Not only can flowers be enjoyed through sight and smell, some can be enjoyed through taste as well! While not all are edible (some are definitely poisonous), they provide a wonderful visual experience to meals and offer a range in taste. When cooked, they will most likely lose their colors. When used in salads, candied or frozen into ice cubes, their vibrant colors will remain virtually the same.
Things You Will Need
Choice of flowers
Flower recipe of your choice
Decide on a recipe that calls for edible flowers that sounds appealing. Recipes include soups, salads, candies, beverages, jellies and others. Flowers range in the taste they provide. Some edibles, such as Nasturtium, have a delightful peppery taste whereas Carnations provide a clove like taste. Pansies offer a slightly sweet to tart taste while Sunflower petals can be bitter unless steamed. Scented Geraniums offer a range in taste from lemony to minty depending on type but the citronella type geraniums can not be eaten at all. Borage flowers compliment salads nicely because of their slight cucumber taste and Gardenias will provide a sweet twist on taste. Chamomile also makes a great addition because it has a slight apple taste when fresh and whole.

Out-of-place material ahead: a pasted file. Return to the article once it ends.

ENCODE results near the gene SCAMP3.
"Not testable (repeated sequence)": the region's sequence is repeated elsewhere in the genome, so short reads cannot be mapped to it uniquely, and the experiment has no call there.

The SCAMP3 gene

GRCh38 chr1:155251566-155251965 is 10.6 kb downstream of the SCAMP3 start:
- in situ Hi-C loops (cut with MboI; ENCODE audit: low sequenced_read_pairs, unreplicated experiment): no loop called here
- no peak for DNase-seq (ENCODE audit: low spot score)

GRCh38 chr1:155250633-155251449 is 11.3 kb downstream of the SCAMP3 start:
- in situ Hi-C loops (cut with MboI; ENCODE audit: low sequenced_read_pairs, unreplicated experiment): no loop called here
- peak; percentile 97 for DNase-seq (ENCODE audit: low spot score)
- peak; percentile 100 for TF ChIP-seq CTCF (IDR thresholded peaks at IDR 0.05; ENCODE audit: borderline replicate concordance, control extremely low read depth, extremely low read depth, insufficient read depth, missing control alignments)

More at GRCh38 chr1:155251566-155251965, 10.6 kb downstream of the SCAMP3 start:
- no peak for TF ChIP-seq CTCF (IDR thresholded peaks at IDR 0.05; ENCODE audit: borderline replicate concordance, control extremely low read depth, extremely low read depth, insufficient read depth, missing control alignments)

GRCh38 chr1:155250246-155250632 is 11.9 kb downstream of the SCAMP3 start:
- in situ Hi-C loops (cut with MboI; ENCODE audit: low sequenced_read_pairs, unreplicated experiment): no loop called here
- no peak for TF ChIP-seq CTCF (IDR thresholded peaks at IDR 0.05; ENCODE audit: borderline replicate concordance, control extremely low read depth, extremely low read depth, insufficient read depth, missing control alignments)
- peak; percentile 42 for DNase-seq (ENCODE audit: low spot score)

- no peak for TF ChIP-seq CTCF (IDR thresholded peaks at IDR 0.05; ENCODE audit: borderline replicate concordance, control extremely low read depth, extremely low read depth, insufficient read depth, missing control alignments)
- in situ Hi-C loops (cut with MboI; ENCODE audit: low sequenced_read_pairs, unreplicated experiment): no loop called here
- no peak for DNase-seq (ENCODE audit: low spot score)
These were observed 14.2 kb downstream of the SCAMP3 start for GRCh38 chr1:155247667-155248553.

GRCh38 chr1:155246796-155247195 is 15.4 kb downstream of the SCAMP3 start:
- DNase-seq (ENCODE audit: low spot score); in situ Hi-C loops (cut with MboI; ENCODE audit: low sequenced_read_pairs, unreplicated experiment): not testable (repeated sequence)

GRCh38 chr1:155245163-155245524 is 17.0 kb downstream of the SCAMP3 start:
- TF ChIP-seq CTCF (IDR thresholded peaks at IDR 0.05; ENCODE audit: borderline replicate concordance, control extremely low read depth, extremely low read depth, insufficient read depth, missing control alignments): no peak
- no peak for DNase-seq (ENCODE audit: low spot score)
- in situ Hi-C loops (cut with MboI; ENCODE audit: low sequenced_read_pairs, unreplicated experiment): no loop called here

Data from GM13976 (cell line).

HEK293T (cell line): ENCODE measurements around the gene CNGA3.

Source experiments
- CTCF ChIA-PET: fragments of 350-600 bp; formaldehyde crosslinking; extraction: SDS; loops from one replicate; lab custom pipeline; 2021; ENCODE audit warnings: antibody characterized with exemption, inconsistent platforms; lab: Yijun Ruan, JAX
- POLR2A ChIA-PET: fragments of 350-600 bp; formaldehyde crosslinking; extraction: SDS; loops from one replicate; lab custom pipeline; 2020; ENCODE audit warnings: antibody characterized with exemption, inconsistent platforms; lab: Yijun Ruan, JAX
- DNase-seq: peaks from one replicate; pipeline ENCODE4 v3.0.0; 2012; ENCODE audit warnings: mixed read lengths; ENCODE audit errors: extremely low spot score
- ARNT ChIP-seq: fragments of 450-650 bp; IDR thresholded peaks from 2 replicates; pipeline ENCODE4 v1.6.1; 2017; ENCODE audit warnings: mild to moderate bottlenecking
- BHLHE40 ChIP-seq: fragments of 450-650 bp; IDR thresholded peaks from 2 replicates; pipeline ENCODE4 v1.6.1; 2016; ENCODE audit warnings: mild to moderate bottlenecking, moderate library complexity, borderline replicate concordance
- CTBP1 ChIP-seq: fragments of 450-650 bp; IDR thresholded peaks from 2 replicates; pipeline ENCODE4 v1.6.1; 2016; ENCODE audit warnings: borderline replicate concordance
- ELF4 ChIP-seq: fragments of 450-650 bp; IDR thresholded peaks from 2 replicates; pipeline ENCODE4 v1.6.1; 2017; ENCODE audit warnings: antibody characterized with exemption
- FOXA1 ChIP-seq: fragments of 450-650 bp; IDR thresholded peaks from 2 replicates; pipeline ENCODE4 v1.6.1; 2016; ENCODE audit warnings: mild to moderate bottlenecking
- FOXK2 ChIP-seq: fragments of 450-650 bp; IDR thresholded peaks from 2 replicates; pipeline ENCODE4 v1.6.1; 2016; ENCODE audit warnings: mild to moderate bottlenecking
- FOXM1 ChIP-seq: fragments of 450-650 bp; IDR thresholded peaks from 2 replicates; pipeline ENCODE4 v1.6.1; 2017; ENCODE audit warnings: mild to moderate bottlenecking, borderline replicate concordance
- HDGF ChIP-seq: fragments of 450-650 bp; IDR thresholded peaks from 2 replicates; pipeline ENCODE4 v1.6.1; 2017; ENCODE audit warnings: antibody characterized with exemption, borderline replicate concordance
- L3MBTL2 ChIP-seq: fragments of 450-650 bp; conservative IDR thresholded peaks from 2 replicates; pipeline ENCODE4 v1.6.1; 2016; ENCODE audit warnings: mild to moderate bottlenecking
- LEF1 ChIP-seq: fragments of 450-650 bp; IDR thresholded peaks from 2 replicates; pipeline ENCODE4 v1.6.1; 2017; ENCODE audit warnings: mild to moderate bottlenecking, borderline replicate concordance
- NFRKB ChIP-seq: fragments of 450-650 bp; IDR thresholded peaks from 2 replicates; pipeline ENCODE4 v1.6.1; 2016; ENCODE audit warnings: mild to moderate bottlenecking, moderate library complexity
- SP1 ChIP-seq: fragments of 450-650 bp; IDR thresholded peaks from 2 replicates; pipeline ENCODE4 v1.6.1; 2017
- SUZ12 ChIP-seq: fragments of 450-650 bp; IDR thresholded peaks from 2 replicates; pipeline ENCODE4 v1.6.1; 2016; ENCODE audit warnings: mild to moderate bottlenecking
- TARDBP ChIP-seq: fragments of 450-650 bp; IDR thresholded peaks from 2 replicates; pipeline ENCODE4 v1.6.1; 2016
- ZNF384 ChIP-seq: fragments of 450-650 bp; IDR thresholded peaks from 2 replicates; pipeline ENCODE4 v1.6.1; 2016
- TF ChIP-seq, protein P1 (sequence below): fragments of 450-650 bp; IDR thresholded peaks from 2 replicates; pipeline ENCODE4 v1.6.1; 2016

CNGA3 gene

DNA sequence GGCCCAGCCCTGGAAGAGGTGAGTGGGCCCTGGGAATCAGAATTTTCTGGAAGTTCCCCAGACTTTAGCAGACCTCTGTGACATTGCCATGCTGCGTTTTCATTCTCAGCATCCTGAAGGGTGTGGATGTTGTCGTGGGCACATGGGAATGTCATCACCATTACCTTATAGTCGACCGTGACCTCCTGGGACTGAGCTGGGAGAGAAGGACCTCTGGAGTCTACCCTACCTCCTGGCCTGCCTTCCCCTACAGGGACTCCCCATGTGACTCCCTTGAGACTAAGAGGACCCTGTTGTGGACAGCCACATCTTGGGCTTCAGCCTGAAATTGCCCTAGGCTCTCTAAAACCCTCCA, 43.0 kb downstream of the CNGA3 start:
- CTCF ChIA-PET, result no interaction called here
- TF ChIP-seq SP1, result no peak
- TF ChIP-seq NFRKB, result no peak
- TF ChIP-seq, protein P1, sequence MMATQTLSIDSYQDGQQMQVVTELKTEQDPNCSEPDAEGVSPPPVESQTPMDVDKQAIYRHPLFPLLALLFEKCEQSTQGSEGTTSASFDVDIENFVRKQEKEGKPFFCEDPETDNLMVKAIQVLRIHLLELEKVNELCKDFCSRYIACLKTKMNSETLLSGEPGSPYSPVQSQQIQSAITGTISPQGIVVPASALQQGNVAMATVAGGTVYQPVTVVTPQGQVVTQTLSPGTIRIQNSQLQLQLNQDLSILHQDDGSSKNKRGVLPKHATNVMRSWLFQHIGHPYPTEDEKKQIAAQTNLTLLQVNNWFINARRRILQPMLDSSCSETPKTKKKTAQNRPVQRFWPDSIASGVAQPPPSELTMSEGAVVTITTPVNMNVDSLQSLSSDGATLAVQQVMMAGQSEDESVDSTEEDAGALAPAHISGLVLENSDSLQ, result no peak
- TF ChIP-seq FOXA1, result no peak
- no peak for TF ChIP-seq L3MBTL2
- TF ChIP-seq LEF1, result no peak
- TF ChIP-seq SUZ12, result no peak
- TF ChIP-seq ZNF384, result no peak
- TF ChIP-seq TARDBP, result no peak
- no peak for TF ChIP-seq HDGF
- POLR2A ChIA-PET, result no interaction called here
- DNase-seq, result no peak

Determine, from the recipe, whether the entire head or only the petals are to be used. Sunflower, Gladiolus, Calendula and Dandelion are examples in which only the petals should be eaten. In some instances, such as Dandelion, only the very young buds can be eaten. Very young dandelion buds have a slight mushroom taste when fried in butter. Young Dandelion leaves are also edible and can be used as a substitute for lettuce in many salads.
Pick the edible flowers you are going to use in the recipe. Don't pick ones from diseased or pest riddled plants. If it is going to be used without cooking it, pick the best looking ones with the brightest colors. In some cases, such as with rose petals, the stronger the fragrance is, the stronger the flavor is. Pick as close to eating them as possible to prevent wilting.Gently pull the petals off if the entire head is not going to be used. With rose petals, the white part of the petal should be trimmed off because it is bitter. Follow the suggestions of the recipe closely.
Thoroughly wash your edible flower choices. Some pests are very small and can hide very well. If pesticides or fertilizers that are not safe for edibles have been used on the plant, don't pick from them. After cleaning, spread the petals out on a clean, dry cloth or paper towels to dry.
Introduce edible flowers to your diet slowly. Allergic reactions may occur for some people. Many of them also have a mildly laxative effect.